Feeding (or not feeding) a fungus: plants may not be so good to their fungal partners after all

Interactions between plants and fungal symbionts are not always balanced affairs.

Around 80% of land plants famously form symbiotic associations with soil fungi known as arbuscular mycorrhizal (AM) fungi. From this interaction, the plant gains several advantages including enhanced uptake of phosphorus provided by the fungus. The fungus, in turn, receives fixed carbon from the plant generated by photosynthesis. However, it is known that plants are smart about this and can ‘sanction’ symbionts that are not returning sufficient amounts of phosphorus in exchange for carbon. By contrast, if external CO2 is high, plants can increase the amount of fixed carbon they allocate to AM fungal partners.

So whilst it seems the symbiotic interaction can be dynamically adjusted, we still understand little about how this works and what the effects other biotic and abiotic factors have on the balance of this globally-important symbiosis. In their recent paper published Open Access in Current Biology, Michael Charters, Steven Sait and Katie Field from the University of Leeds examine how insect herbivory and environmental CO2 impact the balance achieved between wheat plants and AM fungi during their interactions.

Charters and colleagues vary the levels of available CO2 to vary the available carbon ‘source’, and add aphids to the wheat plants to increase external carbon ‘sink’. The first surprising finding that the authors make is that increasing available CO2, while increasing both root and shoot carbon levels in the wheat plants, did not result in increased allocation of fixed carbon to the AM fungus. This contradicts previous studies that find increased carbon allocation to AM fungi when CO2 levels are high.

However, Charters and colleagues point out that wheat has been selected for high-yielding above-ground traits, and that this may have selected against below-ground traits such involving AM fungi. Previous studies indicating increased carbon allocation in higher CO2 conditions were done using wild plants. Application of aphids to the wheat plants as a carbon ‘sink’ dramatically reduced the allocation of fixed carbon to the AM fungi. By contrast, allocation of phosphorus from the fungus to the plant was not affected, despite the AM fungi getting a low carbon reward from the plant.

Left: Wheat (Shree Krishna Dhital/Wikimedia Commons), Middle: Aphids (Sanjay Acharya/Wikimedia Commons), Right: Arbuscular mycorrhizal fungi colonising a plant root (Mstrumel/Wikimedia Commons)

The authors attempt to restore carbon allocation to AM fungi, the authors increase externally available CO2 levels combined with aphid predation. However, this failed to restore carbon allocation to AM fungi and, interestingly, actually resulted in increased transfer of phosphorus from the fungus to the plant. So it seems that, while wheat plants can reduce carbon allocation to AM fungi in response to low external CO2 or a powerful carbon ‘sink’ such as aphid herbivory, the AM fungi interacting with them do not reciprocate by reducing phosphorus allocation.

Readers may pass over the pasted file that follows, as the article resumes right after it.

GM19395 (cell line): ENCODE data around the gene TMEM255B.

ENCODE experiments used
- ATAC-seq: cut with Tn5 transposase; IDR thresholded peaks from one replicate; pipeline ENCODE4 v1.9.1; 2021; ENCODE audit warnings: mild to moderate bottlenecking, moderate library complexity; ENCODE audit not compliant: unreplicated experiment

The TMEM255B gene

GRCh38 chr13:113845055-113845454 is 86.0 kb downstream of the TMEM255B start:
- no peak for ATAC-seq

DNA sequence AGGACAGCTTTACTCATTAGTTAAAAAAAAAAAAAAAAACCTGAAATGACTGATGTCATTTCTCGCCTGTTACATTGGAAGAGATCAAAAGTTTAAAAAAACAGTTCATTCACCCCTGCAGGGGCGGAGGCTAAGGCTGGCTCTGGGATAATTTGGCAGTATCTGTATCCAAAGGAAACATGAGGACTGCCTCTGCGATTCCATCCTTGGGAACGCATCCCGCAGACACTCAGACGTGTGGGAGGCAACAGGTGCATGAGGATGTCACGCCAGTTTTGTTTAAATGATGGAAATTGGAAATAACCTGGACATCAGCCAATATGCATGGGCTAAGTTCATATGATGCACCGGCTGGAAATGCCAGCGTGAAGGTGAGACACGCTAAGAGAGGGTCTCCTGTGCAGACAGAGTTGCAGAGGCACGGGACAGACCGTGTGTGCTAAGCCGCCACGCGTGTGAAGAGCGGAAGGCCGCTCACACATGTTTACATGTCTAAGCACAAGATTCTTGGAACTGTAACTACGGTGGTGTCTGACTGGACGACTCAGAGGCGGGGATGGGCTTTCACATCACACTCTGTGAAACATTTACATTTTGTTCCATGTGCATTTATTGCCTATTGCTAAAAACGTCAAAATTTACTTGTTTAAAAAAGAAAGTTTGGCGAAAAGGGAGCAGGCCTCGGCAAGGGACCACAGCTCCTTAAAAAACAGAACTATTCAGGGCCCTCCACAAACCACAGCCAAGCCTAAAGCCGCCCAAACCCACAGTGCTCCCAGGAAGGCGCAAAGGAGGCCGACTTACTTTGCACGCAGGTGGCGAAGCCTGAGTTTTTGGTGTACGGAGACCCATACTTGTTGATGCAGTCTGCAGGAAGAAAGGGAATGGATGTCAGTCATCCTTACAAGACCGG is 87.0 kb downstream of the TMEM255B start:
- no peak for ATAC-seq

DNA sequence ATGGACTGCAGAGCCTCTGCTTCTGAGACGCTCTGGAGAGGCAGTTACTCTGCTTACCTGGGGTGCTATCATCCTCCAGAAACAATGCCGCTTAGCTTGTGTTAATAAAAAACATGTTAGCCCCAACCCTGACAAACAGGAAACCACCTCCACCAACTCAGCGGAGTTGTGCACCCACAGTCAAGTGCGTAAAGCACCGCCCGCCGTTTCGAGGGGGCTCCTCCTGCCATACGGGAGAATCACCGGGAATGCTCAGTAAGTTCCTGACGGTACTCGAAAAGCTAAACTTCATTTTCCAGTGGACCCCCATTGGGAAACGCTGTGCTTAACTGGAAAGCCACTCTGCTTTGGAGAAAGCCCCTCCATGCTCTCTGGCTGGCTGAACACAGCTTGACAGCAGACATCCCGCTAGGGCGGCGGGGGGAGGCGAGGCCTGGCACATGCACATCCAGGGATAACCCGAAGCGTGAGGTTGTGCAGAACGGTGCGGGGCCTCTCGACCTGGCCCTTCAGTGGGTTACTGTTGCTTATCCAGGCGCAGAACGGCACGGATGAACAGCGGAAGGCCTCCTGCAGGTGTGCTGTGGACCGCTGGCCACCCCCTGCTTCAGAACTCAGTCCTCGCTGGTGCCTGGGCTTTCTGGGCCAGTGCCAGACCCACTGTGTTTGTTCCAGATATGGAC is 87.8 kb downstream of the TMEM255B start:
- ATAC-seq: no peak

The reason why the AM fungus cannot limit phosphorus allocation to wheat plants reciprocally is unclear, but Charters and colleagues suggest that it may be simply because the fungus has no other choice in their experimental system. AM fungi are obligate symbionts, meaning that they need to enter into symbioses with plants in order to survive. There were no other plants in the setup used by Charters and colleagues, and so the fungi may fail to reduce phosphorus allocation to the wheat plants because there is no alternative option.

Whilst plants do benefit from associations with AM fungi, they do not absolutely require them to survive and so can afford to decrease carbon allocation when CO2 is low or fixed carbon is being drained by insect herbivory. Moreover, the authors also showed that the AM fungi actually increase phosphorus allocation to wheat plants under conditions of high CO2 and high aphid herbivory. One possible reason for this is that the AM fungi respond to the need for greater plant nutrient uptake in response to the expanding aphid population.

Charters and colleagues highlight that future studies need to address the findings of their experiments: ‘Future studies must now seek to investigate the effect of external biotic C sinks on resource exchange between AM fungi and multiple host plants (i.e., multiple C sources) in more complex, and ecologically relevant, networks.’ The results of this study highlight the need to attempt to replicate the more complex realities of plant ecosystems in experimental set-ups, and shows that multiple biotic and abiotic factors may be able to influence the balance of plant-AM fungi symbioses. Insect herbivores may therefore not only be bad news for plants but also the interactors that depend on them!

Liam Elliott

Liam Elliott has never been good enough at Latin to be able to claim to be a botanist, but can legitimately claim to be a researcher in Plant Sciences at the University of Oxford. He did his undergraduate degree at Cambridge before moving to Oxford to do his PhD, focussing on control of membrane trafficking in plant cells (in a nutshell, how what gets where in a plant cell). His main interests are in how membrane trafficking contributes to growth and division of plant cells but he is broadly excited by most aspects of plant cell and molecular biology, which he will likely be talking about on Botany One.


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